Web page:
A committee at the University of Minnesota decided Wednesday that former speaker of the house Steve Sviggum faces a conflict of interest if he holds both of his positions at the university. So now, he has a decision to make.
Sviggum must pick between serving on the University of Minnesota board of regents, and teaching at the U's Humphrey School of Public Affairs. He disagrees with the decision of the committee, but said he'll abide by it. He's yet to say which position he'll keep.
Sviggum tried to convince a committee of three of his fellow regents that he can serve on the board of regents, and be an employee of the U, without a conflict of interest.
"I ask that you make a recommendation based on facts, not based upon perceptions or emotions or even pressures," Sviggum.
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Sviggum was appointed to the board last month, just after signing a contract with the U to be a legislative fellow.
He's taught at the school since 2007, but the new contract expanded his duties and increased his salary. The half-time job pays $80,000 a year, most of which Sviggum raises himself. It also requires him to write opinion pieces and raise money for the Humphrey School of Public Affairs.
The regents position meanwhile is an unpaid, six-year stint.
In the end, the committee decided Sviggum could not work for the university and serve on the board that makes financial decisions for the school, without conflict.
Board chair Clyde Allen said Sviggum may not think that's a problem, "but there is the question as to where as someone who does have a particular relationship with part of the university can meet the obligation of putting the entire first, and I think that is an issue."
The committee recommended Sviggum resign one of his two positions. The regents don't have the power to force Sviggum to leave the board, or quit his job at the U.
But Sviggum said he would follow their suggestion, even though he disagreed with it.
"I believe in my heart that the positions are manageable, that the roles do not provide a conflict of interest, do not affect one another," he said. "But I also hear you the three of your very clearly and very loudly and I accept your decision."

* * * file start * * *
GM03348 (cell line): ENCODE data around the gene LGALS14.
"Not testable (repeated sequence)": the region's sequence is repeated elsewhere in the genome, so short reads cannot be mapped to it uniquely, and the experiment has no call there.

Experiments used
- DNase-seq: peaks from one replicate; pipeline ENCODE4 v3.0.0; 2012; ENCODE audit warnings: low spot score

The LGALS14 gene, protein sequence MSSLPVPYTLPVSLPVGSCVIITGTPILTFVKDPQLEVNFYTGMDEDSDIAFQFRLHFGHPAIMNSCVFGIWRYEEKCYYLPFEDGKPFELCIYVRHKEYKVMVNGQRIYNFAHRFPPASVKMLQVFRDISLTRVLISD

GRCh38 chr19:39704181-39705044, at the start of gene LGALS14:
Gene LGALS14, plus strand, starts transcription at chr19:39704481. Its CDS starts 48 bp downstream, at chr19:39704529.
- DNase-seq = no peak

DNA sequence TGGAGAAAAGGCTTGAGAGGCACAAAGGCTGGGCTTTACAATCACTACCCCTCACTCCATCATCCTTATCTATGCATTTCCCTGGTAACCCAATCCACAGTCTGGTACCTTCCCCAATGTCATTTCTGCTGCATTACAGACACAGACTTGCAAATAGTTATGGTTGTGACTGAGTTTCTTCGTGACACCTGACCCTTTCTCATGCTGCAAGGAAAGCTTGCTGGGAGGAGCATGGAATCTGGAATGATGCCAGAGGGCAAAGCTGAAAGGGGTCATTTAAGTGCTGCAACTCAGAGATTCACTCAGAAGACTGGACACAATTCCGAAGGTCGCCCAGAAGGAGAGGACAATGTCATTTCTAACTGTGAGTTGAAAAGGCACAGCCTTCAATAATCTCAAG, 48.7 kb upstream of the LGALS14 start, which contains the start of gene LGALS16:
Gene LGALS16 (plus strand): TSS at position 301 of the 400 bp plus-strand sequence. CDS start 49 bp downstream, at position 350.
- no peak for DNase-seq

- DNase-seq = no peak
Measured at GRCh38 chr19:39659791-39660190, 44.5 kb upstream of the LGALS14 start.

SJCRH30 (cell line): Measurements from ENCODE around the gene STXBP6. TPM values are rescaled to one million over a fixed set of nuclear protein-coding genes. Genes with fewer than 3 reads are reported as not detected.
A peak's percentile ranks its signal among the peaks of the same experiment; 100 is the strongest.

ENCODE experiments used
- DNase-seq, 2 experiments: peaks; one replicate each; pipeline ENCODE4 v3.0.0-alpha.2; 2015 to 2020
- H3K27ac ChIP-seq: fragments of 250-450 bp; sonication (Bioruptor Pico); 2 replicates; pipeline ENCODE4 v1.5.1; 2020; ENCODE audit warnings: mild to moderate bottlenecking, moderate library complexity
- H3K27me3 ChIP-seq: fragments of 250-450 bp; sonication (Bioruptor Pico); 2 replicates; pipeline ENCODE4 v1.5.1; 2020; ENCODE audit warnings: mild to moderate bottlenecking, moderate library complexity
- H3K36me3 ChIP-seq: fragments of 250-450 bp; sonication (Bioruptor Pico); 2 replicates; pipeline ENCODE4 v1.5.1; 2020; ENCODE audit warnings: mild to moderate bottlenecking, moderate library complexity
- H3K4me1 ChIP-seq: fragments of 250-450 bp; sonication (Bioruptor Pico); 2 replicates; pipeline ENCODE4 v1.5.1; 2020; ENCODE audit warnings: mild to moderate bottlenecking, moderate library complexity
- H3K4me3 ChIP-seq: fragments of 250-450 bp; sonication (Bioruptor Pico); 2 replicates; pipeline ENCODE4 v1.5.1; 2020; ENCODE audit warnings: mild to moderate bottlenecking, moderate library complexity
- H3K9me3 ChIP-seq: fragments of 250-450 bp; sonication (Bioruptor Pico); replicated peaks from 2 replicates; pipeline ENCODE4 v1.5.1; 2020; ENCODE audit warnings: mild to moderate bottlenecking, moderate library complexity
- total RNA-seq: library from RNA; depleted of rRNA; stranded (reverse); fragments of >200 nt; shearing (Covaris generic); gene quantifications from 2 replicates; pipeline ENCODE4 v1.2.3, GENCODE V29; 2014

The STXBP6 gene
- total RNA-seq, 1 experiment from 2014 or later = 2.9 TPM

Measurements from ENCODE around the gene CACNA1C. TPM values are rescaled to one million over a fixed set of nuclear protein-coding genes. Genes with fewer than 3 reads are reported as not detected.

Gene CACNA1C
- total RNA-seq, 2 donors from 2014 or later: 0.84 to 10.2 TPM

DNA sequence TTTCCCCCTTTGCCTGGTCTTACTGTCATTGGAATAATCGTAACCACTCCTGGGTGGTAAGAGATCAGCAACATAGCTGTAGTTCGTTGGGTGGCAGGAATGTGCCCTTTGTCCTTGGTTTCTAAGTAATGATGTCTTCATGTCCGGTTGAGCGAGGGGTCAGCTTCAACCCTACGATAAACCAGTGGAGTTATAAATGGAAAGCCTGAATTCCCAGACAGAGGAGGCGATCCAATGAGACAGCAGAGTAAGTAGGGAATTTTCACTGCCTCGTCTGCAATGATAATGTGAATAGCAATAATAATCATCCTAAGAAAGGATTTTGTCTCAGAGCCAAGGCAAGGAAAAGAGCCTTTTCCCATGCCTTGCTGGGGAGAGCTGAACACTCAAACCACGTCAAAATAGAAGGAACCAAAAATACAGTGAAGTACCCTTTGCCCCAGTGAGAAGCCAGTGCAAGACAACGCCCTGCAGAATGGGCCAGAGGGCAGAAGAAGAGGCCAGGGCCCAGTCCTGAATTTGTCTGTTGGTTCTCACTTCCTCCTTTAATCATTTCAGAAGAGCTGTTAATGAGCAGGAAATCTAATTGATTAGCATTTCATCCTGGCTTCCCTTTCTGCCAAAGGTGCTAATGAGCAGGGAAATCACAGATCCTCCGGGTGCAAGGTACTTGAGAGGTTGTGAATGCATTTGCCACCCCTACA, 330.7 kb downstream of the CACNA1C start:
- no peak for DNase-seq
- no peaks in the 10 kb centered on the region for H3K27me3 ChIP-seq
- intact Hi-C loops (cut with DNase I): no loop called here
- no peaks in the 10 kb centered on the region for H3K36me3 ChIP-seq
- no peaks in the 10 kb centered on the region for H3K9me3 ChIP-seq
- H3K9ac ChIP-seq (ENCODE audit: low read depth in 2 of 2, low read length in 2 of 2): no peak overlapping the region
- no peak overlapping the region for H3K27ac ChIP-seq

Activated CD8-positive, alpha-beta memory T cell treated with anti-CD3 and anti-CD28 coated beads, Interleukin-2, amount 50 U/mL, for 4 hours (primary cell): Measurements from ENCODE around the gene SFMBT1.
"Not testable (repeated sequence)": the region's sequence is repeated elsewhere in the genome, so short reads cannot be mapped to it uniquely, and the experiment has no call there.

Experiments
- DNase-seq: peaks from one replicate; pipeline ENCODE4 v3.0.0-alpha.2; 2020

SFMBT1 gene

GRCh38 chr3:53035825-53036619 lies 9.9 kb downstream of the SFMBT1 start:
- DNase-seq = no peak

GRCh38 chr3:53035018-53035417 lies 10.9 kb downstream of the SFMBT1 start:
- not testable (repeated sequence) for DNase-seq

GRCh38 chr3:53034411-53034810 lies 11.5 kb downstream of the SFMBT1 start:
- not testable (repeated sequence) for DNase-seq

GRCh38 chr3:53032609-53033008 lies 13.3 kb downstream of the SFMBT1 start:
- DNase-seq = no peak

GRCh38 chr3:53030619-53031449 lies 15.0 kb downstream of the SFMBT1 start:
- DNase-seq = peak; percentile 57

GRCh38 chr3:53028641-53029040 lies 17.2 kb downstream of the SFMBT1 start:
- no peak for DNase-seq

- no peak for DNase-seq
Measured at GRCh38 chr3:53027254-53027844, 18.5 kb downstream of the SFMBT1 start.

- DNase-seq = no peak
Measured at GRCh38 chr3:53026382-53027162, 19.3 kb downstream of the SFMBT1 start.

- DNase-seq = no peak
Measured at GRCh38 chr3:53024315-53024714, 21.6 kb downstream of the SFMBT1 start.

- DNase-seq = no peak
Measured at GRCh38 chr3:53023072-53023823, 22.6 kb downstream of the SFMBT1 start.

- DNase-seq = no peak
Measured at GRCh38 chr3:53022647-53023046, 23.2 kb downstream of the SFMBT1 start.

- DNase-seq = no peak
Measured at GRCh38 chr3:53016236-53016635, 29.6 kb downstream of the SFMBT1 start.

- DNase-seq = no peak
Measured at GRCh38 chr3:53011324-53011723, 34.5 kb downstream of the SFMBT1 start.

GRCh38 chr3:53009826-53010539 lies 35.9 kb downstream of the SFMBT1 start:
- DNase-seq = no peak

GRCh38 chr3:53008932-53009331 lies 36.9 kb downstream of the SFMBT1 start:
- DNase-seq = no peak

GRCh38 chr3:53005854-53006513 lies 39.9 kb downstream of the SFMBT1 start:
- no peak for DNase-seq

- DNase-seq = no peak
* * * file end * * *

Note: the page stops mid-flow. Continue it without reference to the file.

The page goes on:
Sviggum asked the committee if he could take a few days to decide which position to resign. If he stays on the board, he said like to first finish out the semester as an instructor. If Sviggum chooses to leave the regents, it would be up to Gov. Mark Dayton to name his replacement.
HOW DID THEY GET HERE?
Sviggum was recruited to apply for a seat on the board, and maintains he was always open about his position at the U.
The Regent Candidate Advisory Council sorts through names of potential regents and sends them on to lawmakers to make the final choice.
Jane Belau, who chairs the group, said they knew Sviggum taught occassionally at the U. But he said Sviggum was identified as a candidate in January, and his role at the U was expanded a month later.
"The council sent its names over before the contract was signed between Regent Sviggum and the University of Minnesota," Belau said.
Belau said once the dust settles, the discussion over conflict of interest may change how regents are chosen.
"There are a lot of things that will happen now because of this, that will be both interesting to watch and will change or strengthen the things we've done in the past," she said.
Regents chair Clyde Allen said the issue has raised questions for the board of regents as well. Currently there's no rule against a U of M employee being appointed to the board.
"We have not had to deal with that question before," Allen said. "This was a messy way to deal with it, [and] it ought to be clear whether an employee can be a regent or not."
Allen said to avoid problems in the future, the board may need to change its code of ethics.